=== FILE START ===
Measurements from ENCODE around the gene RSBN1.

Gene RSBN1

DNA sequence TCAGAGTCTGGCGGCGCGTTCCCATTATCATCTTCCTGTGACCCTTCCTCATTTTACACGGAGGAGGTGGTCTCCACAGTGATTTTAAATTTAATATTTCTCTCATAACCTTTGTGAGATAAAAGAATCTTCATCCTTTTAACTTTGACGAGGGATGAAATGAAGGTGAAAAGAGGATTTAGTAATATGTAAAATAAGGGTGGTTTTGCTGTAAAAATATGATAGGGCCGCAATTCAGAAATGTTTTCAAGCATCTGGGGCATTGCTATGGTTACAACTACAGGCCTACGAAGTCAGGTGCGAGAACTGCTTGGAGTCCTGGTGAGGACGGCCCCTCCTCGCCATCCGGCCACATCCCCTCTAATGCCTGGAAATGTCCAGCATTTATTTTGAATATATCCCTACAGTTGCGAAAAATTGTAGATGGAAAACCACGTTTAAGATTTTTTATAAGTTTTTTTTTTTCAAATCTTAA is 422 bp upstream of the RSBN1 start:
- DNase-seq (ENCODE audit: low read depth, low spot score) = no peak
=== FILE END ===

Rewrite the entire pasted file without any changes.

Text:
Measurements from ENCODE around the gene RSBN1.

Gene RSBN1

DNA sequence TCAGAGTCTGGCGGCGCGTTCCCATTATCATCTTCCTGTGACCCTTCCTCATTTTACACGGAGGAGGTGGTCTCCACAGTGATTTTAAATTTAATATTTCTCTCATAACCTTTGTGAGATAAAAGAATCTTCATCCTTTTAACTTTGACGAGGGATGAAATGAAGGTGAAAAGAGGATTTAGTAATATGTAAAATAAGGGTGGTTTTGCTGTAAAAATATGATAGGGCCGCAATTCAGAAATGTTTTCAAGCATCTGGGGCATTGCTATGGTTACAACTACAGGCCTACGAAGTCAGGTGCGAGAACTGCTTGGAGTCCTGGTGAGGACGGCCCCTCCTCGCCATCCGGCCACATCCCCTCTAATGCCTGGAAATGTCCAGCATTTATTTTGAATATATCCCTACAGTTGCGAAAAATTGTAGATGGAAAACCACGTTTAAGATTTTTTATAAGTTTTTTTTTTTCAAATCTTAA is 422 bp upstream of the RSBN1 start:
- DNase-seq (ENCODE audit: low read depth, low spot score) = no peak